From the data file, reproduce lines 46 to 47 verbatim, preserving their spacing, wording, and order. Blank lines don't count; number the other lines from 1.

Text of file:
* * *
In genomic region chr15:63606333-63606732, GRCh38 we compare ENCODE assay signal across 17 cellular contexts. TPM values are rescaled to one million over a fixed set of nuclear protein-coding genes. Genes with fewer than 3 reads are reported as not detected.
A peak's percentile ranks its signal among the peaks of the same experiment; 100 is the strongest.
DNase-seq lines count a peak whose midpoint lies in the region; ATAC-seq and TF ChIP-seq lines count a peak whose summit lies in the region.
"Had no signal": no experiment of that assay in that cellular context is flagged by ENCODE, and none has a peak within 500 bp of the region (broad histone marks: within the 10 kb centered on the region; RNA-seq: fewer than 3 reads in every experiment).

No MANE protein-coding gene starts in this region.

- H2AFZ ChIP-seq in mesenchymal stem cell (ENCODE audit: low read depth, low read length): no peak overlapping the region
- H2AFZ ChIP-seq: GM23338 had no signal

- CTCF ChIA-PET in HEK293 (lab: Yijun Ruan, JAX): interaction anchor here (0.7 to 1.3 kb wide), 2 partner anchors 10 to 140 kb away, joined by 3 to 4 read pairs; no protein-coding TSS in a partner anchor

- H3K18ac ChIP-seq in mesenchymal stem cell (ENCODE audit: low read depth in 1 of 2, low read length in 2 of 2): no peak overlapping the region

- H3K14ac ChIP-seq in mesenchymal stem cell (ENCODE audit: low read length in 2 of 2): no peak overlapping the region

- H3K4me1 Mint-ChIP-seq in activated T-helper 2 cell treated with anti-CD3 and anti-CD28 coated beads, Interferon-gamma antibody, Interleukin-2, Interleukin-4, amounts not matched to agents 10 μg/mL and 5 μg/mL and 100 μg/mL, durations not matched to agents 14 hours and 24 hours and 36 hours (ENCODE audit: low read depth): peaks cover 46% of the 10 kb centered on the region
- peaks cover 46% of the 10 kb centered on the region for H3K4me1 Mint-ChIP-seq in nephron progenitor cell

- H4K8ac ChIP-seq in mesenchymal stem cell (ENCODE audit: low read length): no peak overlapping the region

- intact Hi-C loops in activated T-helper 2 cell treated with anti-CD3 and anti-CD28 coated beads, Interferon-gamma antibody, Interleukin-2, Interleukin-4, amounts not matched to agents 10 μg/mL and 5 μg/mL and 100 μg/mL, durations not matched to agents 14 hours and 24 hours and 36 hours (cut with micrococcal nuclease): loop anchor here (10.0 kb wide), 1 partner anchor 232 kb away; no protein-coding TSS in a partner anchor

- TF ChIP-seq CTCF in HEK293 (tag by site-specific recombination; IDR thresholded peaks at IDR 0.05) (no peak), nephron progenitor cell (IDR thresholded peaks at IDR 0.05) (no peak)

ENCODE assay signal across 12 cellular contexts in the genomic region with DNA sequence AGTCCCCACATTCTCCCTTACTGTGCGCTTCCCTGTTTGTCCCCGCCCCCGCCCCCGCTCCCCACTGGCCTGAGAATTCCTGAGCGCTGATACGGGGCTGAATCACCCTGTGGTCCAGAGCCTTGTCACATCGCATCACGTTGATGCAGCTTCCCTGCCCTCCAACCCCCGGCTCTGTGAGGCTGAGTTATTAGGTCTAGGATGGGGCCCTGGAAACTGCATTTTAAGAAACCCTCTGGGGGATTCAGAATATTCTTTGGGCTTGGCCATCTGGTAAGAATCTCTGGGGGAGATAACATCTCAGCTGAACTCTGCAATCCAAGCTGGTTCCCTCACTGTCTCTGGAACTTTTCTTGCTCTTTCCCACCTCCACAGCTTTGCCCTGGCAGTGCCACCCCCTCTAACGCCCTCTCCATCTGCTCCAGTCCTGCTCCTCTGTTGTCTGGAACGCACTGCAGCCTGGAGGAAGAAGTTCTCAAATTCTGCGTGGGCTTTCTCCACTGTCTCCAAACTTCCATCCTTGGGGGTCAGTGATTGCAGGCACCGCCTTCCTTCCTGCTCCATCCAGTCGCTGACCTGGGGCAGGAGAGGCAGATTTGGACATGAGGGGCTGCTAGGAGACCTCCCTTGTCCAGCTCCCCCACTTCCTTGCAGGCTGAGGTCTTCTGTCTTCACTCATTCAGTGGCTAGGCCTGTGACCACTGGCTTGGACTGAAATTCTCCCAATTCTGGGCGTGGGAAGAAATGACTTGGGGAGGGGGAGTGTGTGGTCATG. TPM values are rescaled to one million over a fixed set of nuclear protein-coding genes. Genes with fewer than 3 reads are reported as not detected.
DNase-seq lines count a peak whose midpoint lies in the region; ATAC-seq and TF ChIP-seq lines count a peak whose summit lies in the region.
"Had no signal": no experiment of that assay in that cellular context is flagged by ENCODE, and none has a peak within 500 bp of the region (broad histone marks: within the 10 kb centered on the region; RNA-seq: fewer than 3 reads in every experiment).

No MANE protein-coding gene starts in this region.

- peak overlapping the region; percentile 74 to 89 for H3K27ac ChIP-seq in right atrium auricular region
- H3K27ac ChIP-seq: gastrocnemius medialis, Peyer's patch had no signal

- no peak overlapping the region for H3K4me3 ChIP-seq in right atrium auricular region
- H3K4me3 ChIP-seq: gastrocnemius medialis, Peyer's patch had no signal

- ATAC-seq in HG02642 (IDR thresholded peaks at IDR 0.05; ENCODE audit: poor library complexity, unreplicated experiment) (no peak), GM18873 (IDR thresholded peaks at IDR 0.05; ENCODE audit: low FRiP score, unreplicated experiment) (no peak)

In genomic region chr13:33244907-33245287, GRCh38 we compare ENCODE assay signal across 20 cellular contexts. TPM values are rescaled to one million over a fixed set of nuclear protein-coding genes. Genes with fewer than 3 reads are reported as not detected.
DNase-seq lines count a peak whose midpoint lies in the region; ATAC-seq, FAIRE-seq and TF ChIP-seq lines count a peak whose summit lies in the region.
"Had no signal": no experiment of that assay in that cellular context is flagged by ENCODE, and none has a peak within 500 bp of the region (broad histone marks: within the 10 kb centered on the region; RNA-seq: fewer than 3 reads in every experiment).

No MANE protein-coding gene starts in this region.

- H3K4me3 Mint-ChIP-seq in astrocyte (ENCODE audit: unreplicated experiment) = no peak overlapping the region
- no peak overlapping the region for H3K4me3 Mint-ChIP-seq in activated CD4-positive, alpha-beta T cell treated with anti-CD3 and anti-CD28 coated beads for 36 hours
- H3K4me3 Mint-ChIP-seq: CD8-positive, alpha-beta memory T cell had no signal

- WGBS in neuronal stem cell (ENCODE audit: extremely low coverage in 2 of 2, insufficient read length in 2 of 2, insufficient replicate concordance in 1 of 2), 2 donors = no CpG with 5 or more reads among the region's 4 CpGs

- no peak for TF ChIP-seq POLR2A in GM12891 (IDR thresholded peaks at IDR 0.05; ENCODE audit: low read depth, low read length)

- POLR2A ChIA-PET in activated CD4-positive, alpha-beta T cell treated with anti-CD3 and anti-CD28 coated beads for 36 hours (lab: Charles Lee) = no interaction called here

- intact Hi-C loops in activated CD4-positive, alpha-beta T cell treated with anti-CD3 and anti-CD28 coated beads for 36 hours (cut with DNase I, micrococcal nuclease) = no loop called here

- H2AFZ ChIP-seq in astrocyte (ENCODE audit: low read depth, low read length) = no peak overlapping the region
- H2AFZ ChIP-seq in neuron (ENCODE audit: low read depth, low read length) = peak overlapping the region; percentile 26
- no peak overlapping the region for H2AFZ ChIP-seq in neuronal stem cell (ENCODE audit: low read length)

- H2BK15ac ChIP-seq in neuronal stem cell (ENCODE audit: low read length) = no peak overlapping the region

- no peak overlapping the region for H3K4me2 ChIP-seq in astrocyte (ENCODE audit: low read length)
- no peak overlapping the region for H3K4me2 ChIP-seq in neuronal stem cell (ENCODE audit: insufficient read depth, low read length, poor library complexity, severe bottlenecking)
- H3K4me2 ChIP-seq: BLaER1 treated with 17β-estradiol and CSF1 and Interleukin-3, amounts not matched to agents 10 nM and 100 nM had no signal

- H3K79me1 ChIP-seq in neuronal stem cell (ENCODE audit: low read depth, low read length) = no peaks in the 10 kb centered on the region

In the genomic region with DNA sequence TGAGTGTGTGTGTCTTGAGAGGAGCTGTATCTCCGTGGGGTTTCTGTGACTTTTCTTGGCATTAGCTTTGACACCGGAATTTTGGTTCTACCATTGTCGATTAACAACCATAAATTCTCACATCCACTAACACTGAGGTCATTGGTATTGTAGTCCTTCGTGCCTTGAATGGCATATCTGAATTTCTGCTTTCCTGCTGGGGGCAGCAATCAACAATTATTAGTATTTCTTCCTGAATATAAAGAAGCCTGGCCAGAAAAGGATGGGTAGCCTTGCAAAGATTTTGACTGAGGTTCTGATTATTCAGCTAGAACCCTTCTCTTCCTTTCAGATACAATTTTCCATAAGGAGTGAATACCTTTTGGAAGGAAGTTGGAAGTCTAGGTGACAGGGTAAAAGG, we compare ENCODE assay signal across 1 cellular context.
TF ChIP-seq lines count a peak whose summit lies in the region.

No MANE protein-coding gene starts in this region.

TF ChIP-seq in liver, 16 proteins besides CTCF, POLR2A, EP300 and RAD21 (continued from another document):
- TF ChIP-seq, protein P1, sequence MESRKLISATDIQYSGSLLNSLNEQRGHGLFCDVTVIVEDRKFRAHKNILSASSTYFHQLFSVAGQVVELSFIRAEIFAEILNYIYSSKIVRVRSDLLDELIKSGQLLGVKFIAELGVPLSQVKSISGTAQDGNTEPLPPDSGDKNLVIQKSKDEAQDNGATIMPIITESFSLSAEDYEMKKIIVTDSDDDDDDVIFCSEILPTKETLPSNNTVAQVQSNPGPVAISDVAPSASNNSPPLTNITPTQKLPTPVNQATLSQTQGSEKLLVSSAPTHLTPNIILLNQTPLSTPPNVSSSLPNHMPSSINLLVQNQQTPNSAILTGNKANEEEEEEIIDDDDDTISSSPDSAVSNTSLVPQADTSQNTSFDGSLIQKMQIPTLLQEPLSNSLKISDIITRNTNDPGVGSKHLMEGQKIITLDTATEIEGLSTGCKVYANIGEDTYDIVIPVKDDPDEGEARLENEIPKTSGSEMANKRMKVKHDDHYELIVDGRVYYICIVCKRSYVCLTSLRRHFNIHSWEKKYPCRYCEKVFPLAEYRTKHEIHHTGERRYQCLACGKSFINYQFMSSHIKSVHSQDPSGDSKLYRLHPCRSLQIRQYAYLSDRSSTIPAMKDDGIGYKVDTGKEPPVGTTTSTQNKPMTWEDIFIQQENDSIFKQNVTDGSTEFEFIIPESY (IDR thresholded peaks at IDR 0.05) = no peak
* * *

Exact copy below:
No MANE protein-coding gene starts in this region.

TF ChIP-seq in liver, 16 proteins besides CTCF, POLR2A, EP300 and RAD21 (continued from another document):